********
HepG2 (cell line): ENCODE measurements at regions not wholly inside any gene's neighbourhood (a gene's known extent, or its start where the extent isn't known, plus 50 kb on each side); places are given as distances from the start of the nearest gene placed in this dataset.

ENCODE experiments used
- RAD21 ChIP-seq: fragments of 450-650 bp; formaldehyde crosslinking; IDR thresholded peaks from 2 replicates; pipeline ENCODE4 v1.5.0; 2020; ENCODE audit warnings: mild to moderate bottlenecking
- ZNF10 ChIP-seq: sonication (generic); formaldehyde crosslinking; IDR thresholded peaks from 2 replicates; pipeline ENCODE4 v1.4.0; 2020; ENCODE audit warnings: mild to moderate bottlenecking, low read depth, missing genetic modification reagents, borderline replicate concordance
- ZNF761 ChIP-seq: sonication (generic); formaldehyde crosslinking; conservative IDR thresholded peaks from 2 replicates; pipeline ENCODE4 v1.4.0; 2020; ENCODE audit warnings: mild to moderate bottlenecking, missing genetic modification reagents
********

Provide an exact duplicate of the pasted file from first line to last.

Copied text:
HepG2 (cell line): ENCODE measurements at regions not wholly inside any gene's neighbourhood (a gene's known extent, or its start where the extent isn't known, plus 50 kb on each side); places are given as distances from the start of the nearest gene placed in this dataset.

ENCODE experiments used
- RAD21 ChIP-seq: fragments of 450-650 bp; formaldehyde crosslinking; IDR thresholded peaks from 2 replicates; pipeline ENCODE4 v1.5.0; 2020; ENCODE audit warnings: mild to moderate bottlenecking
- ZNF10 ChIP-seq: sonication (generic); formaldehyde crosslinking; IDR thresholded peaks from 2 replicates; pipeline ENCODE4 v1.4.0; 2020; ENCODE audit warnings: mild to moderate bottlenecking, low read depth, missing genetic modification reagents, borderline replicate concordance
- ZNF761 ChIP-seq: sonication (generic); formaldehyde crosslinking; conservative IDR thresholded peaks from 2 replicates; pipeline ENCODE4 v1.4.0; 2020; ENCODE audit warnings: mild to moderate bottlenecking, missing genetic modification reagents